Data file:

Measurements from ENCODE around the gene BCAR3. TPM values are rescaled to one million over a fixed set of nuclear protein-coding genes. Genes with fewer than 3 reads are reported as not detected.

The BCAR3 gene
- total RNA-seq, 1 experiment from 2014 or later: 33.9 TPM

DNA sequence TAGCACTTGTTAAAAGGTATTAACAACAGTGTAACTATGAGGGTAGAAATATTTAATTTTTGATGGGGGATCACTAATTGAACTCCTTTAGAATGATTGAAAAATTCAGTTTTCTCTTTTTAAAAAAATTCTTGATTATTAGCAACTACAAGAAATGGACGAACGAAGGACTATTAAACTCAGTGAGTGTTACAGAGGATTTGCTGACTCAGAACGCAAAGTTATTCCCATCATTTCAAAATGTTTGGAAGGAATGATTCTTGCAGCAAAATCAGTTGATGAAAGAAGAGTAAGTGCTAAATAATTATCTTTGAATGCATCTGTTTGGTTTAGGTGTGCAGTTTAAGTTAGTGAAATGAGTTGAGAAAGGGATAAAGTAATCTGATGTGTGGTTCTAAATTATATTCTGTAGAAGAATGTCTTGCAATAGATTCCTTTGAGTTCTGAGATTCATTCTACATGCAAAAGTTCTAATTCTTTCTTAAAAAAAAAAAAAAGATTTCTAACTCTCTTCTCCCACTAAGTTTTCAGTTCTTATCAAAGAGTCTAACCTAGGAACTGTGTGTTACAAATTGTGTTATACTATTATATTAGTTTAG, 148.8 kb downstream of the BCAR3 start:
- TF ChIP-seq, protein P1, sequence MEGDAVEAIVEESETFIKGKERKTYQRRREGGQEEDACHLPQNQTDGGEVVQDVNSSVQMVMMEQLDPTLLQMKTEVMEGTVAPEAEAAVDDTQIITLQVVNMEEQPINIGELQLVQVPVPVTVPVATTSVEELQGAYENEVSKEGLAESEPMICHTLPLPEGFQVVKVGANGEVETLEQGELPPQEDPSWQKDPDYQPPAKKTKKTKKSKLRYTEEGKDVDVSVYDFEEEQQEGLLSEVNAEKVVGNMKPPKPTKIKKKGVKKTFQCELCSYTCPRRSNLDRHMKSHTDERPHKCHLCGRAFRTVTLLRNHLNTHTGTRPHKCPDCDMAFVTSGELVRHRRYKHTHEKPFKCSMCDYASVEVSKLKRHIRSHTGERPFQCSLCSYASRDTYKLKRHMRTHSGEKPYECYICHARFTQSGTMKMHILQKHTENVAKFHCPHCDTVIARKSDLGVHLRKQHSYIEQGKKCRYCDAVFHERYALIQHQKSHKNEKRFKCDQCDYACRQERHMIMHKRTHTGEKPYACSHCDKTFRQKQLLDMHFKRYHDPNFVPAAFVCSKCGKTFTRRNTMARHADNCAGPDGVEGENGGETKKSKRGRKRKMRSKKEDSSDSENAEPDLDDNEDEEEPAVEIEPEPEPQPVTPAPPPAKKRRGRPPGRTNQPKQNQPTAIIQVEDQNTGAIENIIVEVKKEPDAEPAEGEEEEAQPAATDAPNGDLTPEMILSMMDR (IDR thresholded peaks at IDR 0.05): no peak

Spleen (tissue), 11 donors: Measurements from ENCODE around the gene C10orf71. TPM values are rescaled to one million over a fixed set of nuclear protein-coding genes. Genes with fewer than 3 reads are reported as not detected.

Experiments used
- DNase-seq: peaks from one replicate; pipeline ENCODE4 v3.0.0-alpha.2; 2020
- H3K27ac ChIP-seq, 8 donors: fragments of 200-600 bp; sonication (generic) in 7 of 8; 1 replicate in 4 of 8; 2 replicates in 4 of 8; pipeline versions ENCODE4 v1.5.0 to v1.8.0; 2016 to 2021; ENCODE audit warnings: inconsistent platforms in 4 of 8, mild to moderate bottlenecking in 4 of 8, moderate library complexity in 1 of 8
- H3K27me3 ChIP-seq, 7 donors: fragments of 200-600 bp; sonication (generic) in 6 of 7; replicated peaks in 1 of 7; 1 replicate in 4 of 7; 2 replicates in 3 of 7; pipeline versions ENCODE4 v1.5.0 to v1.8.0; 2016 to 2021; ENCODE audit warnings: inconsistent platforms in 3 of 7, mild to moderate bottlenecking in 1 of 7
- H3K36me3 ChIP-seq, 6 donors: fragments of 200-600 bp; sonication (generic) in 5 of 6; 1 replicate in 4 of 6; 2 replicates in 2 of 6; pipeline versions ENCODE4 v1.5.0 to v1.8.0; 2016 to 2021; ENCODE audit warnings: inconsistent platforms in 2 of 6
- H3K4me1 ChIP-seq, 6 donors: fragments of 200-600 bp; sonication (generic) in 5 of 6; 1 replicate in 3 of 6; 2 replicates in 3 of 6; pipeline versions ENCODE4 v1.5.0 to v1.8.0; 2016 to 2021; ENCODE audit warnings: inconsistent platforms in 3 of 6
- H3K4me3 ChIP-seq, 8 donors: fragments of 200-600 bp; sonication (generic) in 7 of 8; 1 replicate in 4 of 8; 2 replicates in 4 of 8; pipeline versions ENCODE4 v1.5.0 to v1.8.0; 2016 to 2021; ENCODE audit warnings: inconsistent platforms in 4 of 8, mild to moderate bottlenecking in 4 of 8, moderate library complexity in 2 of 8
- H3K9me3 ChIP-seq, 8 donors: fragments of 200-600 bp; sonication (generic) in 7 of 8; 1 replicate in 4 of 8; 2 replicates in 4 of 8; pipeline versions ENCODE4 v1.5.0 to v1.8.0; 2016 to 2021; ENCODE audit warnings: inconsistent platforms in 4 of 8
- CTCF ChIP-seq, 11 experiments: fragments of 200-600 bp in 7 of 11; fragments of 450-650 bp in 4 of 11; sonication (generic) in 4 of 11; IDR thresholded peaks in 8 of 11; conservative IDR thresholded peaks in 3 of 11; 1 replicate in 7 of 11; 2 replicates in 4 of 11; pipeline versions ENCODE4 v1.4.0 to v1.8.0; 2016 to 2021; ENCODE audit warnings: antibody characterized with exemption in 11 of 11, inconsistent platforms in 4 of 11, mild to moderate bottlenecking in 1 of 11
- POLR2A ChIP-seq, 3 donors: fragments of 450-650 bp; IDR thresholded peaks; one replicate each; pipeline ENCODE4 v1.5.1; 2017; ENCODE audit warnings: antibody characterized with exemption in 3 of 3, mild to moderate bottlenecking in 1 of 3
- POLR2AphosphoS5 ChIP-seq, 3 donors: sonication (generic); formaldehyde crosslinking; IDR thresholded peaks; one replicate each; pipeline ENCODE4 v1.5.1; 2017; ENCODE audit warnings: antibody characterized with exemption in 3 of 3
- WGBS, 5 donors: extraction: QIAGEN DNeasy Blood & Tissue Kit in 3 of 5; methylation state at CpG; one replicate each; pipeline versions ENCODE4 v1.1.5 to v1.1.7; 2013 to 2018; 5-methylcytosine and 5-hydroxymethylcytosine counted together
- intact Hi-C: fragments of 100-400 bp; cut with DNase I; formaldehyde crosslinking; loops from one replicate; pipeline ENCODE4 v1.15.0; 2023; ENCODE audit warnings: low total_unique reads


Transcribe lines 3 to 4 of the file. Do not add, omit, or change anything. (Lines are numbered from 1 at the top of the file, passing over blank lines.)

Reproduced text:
- total RNA-seq, 1 experiment from 2014 or later: 33.9 TPM

DNA sequence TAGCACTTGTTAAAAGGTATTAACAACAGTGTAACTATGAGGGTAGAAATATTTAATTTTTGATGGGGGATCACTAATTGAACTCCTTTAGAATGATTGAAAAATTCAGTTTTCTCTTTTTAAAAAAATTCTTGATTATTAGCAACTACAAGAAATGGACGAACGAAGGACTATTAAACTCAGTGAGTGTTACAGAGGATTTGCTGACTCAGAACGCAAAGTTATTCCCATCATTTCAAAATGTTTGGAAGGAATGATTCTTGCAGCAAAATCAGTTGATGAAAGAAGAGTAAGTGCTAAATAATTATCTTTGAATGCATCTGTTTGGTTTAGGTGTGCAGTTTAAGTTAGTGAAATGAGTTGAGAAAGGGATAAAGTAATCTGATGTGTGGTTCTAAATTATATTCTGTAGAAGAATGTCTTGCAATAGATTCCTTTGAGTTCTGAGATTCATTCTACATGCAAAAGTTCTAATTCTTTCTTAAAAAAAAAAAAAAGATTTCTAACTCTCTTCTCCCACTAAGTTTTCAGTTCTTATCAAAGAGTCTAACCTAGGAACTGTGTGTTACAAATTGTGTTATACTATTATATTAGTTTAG, 148.8 kb downstream of the BCAR3 start: